Etymology
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bindle (n.)
"tramp's bundle," 1900, perhaps from bundle (n.) or Scottish dialectal bindle "cord or rope to bind things." Related: Bindlestiff "tramp who carries a bindle" (1901).
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withe (n.)

Old English wiððe "twisted cord, tough, flexible twig used for binding, especially a willow twig," from PIE *withjon-, from root *wei- "to turn, twist."

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neuron (n.)

"a nerve cell with its appendages," 1891, from German Neuron, from Greek neuron (see neuro-). Used earlier (1884) for "the spinal cord and brain, considered as one."

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jumper (n.1)
"one who jumps," 1610s, agent noun from jump (v.). In basketball, "jump-shot," from 1934. The meaning "basket on an elastic cord permitting a small child to push off the floor" is short for baby-jumper (1848).
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lash (v.2)

"to tie or bind," as with rope or cord, 1620s, originally nautical, from French lachier, from Old French lacier "to lace on, fasten with laces; entrap, ensnare" (see lace (v.)). Related: Lashed; lashing.

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umbilical (adj.)
"pertaining to the navel," 1540s, from Medieval Latin umbilicalis "of the navel," from Latin umbilicus "navel" (see umbilicus). Umbilical cord attested by 1753 (the native term is navel string).
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meningitis (n.)

"inflammation of the membranes of the brain or spinal cord," 1825, coined from Modern Latin meninga, from Greek meninx (genitive meningos) "membrane," in medical Latin especially that of the brain (see member) + -itis "inflammation." Related: Meningitic.

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latchet (n.)
"strap or thong of a sandal or shoe," late 14c., lachet, from Old French lachet, variant of lacet, diminutive of las, laz "noose, string, cord, tie" (see lace (n.)). Spelling altered perhaps by influence of latch.
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meninges (n.)

plural of meninx, 1610s, "one of the three membranes enveloping the brain and spinal cord," from French meninges (1530s) or directly from medical Latin meninx, from Greek meninx (genitive meningos) "membrane," in medical Latin especially that of the brain (see member).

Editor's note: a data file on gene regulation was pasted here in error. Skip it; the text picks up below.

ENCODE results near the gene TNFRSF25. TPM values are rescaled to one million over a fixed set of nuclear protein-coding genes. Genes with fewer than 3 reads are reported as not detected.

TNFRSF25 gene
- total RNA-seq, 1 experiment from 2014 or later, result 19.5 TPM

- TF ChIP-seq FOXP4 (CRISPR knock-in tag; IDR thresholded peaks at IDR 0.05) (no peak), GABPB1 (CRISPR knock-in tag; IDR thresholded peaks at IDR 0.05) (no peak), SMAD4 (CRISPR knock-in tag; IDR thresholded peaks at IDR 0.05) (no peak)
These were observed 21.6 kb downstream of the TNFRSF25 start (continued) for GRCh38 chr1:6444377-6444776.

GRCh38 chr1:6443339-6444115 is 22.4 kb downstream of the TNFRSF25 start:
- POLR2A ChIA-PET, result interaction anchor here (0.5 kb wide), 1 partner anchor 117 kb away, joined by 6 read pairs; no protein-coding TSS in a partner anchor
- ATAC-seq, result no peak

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lace (n.)
early 13c., laz, "cord made of braided or interwoven strands of silk, etc.," from Old French laz "a net, noose, string, cord, tie, ribbon, or snare" (Modern French lacs), from Vulgar Latin *lacium, from Latin laqueum (nominative laqueus) "a noose, a snare" (source also of Italian laccio, Spanish lazo, English lasso), a trapping and hunting term, probably from Italic base *laq- "to ensnare" (compare Latin lacere "to entice").

Later also "net, noose, snare" (c. 1300); and "piece of cord used to draw together the edges of slits or openings in an article of clothing" (late 14c., as preserved in shoelace). In Middle English it mostly had the sense "cord, thread," especially for tying or binding. It was used of fishing lines and perhaps the gallows rope, crossbeams in architecture, and the net Vulcan used to catch Venus in adultery. Death's lace was the icy grip of Death, and Love's lace was a binding love.

From 1540s as "ornamental cord or braid," hence the meaning "fabric of fine threads in a patterned ornamental open net" (1550s), which soon became the main meaning of the English word. "Century Dictionary" (1902) describes by name 87 varieties. As an adjective, lace-curtain "middle class" (or lower-class with middle-class pretensions), often used in reference to Irish-Americans, is attested by 1928.
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